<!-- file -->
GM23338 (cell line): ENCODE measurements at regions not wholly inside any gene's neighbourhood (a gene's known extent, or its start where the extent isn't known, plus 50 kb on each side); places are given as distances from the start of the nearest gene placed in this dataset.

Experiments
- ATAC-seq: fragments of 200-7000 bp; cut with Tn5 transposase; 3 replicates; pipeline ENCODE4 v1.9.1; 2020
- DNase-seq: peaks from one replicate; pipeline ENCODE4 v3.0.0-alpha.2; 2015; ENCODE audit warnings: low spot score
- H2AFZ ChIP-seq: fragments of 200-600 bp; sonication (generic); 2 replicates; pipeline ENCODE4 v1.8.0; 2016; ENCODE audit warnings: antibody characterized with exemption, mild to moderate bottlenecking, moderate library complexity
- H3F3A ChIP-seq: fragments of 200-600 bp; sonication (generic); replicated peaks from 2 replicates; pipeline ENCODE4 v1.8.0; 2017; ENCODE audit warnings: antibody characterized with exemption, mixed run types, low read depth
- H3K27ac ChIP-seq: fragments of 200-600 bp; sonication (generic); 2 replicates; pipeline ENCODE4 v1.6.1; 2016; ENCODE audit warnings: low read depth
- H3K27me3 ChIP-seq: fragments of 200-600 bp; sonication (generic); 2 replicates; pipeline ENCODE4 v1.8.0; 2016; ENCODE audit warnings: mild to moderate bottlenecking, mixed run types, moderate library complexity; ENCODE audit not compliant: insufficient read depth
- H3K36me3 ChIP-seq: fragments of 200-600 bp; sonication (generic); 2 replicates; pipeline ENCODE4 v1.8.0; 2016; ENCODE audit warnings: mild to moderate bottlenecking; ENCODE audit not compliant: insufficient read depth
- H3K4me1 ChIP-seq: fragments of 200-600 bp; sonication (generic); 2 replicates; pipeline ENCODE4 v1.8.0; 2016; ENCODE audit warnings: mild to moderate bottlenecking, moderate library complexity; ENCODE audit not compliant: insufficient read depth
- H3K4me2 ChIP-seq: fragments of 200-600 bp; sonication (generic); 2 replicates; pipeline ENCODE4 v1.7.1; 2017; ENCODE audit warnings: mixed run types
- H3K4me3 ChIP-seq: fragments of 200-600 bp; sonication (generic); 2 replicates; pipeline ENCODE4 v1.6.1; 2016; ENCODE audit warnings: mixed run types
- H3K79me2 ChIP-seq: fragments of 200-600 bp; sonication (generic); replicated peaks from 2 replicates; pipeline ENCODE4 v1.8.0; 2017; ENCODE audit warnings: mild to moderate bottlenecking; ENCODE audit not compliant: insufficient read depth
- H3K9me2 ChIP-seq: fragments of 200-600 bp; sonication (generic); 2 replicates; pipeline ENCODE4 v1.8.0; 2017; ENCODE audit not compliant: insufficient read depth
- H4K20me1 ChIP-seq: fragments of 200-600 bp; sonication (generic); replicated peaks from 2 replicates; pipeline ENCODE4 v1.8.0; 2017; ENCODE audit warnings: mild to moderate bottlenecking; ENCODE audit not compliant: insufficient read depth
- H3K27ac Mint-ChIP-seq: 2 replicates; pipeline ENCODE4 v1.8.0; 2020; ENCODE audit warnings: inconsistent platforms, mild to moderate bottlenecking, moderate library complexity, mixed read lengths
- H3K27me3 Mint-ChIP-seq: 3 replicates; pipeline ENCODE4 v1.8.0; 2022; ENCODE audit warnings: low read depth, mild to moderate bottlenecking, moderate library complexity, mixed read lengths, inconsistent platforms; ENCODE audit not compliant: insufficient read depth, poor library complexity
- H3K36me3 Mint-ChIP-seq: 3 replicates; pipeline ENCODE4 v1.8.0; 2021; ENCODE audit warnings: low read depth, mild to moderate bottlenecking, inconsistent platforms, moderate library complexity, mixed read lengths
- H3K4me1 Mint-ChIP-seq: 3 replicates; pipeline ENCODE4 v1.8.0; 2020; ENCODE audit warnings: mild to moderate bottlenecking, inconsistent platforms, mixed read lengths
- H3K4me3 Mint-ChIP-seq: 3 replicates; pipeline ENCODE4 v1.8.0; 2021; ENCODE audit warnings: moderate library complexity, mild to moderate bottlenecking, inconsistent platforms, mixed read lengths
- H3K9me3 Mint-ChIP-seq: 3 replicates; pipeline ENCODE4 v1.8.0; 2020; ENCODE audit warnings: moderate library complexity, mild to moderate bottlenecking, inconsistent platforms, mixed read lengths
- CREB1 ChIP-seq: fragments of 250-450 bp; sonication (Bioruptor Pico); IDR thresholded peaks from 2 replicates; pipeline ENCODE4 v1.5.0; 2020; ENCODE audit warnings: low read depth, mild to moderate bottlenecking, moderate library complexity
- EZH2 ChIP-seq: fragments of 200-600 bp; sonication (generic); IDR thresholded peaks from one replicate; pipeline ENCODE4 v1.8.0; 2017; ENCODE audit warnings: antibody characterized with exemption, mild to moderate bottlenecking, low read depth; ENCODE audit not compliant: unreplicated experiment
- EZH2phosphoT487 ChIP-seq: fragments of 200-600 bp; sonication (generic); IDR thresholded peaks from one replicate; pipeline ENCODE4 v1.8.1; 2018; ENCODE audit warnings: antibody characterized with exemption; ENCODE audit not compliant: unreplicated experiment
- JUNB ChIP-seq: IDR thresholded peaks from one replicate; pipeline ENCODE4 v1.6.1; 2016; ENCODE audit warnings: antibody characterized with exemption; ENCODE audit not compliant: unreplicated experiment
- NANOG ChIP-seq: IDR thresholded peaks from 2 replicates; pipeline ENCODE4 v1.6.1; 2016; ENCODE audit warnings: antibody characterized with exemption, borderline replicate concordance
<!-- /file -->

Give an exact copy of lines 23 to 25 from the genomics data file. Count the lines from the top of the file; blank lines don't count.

- EZH2 ChIP-seq: fragments of 200-600 bp; sonication (generic); IDR thresholded peaks from one replicate; pipeline ENCODE4 v1.8.0; 2017; ENCODE audit warnings: antibody characterized with exemption, mild to moderate bottlenecking, low read depth; ENCODE audit not compliant: unreplicated experiment
- EZH2phosphoT487 ChIP-seq: fragments of 200-600 bp; sonication (generic); IDR thresholded peaks from one replicate; pipeline ENCODE4 v1.8.1; 2018; ENCODE audit warnings: antibody characterized with exemption; ENCODE audit not compliant: unreplicated experiment
- JUNB ChIP-seq: IDR thresholded peaks from one replicate; pipeline ENCODE4 v1.6.1; 2016; ENCODE audit warnings: antibody characterized with exemption; ENCODE audit not compliant: unreplicated experiment